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One Identity Safeguard for Privileged Sessions 5.9.0 - Administration Guide

Preface Introduction The concepts of SPS The Welcome Wizard and the first login Basic settings User management and access control Managing SPS
Controlling SPS: reboot, shutdown Managing Safeguard for Privileged Sessions clusters Managing a high availability SPS cluster Upgrading SPS Managing the SPS license Accessing the SPS console Sealed mode Out-of-band management of SPS Managing the certificates used on SPS
General connection settings HTTP-specific settings ICA-specific settings RDP-specific settings SSH-specific settings Telnet-specific settings VMware Horizon View connections VNC-specific settings Indexing audit trails Using the Search (classic) interface Using the Search interface Searching session data on a central node in a cluster Advanced authentication and authorization techniques Reports The SPS RPC API The SPS REST API SPS scenarios Troubleshooting SPS Configuring external devices Using SCP with agent-forwarding Security checklist for configuring SPS Jumplists for in-product help Third-party contributions About us

Performing authentication with ticketing integration in terminal connections

Purpose:

To establish a terminal connection (SSH, TELNET, or TN3270) to a server that requires you to enter a ticket ID, complete the following steps.

Steps:
  1. Connect to the server.

    You have the option to use the ID of the ticket you are working on as part of the username (replace id with the ticket ID):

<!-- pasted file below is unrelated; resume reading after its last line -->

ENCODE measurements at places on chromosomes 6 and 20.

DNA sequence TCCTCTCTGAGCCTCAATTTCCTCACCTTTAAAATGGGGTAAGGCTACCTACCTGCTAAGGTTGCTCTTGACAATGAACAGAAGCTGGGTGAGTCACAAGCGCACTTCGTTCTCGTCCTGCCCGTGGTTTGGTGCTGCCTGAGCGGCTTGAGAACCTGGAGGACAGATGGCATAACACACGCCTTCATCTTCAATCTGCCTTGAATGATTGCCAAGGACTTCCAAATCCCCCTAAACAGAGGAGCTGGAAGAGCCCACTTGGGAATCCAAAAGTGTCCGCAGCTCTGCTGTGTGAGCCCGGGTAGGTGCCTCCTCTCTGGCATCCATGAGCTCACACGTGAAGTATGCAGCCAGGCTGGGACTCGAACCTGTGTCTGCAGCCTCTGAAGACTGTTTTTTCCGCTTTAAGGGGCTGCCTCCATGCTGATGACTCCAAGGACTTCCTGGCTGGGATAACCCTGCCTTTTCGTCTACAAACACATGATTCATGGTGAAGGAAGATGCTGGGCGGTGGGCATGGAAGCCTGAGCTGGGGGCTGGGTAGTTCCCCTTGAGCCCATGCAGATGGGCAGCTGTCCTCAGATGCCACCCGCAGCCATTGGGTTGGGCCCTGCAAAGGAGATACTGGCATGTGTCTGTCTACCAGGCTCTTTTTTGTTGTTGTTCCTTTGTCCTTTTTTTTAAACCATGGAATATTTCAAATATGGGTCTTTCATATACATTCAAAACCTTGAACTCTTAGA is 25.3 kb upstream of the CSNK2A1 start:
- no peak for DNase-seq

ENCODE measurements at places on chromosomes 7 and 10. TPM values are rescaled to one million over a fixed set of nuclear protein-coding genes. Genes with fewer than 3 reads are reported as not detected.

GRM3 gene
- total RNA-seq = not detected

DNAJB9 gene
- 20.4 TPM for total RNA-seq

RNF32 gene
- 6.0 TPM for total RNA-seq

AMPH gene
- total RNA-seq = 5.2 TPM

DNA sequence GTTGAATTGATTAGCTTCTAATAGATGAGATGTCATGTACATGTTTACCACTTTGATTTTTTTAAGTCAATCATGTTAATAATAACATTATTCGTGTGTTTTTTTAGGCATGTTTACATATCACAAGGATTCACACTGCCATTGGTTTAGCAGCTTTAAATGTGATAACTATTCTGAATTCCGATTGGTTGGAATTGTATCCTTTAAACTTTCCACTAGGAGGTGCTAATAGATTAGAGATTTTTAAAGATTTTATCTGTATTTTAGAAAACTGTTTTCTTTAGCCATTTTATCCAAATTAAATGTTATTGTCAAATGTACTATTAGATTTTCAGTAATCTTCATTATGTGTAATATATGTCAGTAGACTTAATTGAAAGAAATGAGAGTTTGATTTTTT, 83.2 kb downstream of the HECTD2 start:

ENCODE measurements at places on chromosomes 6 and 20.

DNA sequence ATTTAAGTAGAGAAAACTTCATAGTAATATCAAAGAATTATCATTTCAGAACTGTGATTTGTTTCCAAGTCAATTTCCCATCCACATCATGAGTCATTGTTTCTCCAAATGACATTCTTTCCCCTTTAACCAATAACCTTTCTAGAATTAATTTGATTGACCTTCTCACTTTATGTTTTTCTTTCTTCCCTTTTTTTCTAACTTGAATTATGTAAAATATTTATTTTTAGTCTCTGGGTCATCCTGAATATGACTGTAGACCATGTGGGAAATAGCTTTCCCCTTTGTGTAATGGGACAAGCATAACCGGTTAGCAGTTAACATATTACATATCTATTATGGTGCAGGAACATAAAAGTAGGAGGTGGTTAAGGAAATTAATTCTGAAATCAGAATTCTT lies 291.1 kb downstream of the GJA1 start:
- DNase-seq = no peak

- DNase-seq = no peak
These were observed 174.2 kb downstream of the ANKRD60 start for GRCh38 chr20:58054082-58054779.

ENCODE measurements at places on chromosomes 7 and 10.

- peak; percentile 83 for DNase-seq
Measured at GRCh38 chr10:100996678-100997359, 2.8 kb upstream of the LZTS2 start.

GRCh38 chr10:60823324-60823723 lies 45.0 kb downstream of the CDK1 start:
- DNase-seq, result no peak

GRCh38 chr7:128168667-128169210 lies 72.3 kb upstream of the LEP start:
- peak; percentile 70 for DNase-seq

ssh ticket_id=id@user@server

    NOTE:

    Your plugin may use a different name for the key ticket_id shown in the example. Plugins work with key-value pairs and the names of keys are entirely up to individual plugins.

  2. If you did not provide a ticket ID, SPS now prompts you to enter it.

  3. Authenticate on the server.

  4. If the authentication is successful, you can access the server.

Performing authentication with ticketing integration in Remote Desktop connections

Purpose:

To establish a Remote Desktop (RDP) connection to a server that requires you to enter a ticket ID, complete the following steps.

Steps:
  1. Open your Remote Desktop client application.

  2. Enter the ticket ID into your Remote Desktop client application into the User name field, before or after the regular content (for example, your username) of the field. You must provide the ticket ID in the following format:

    ticket_id~<your-ticket-id>%

    Replace <your-ticket-id> with your actual ticket number. For example:

    ticket_id~12345%Administrator

    NOTE:

    Your plugin may use a different name for the key ticket_id shown in the example. Plugins work with key-value pairs and the names of keys are entirely up to individual plugins.

    To encode additional data, you can use the following special characters:

    • % as a field separator

    • ~ as the equal sign

    • ^ as a colon (for example, to specify the port number or an IPv6 IP address)

    For example, to add a token ID before your username, use the following format:

    domain\token_id~12345%Administrator

    Note how domain information is provided. If your server is in a domain, make sure that you specify the domain in this format: putting it in front, followed by a backslash (\).

  3. Connect to the server.

  4. Authenticate on the server.

  5. If the authentication is successful, you can access the server.

Ingesting logs with SPS

Purpose:

With log ingestion activated, SPS can ingest and process logs arriving through syslog protocol from an external source. These logs can be displayed as sessions in the Search interface.

Prerequisites: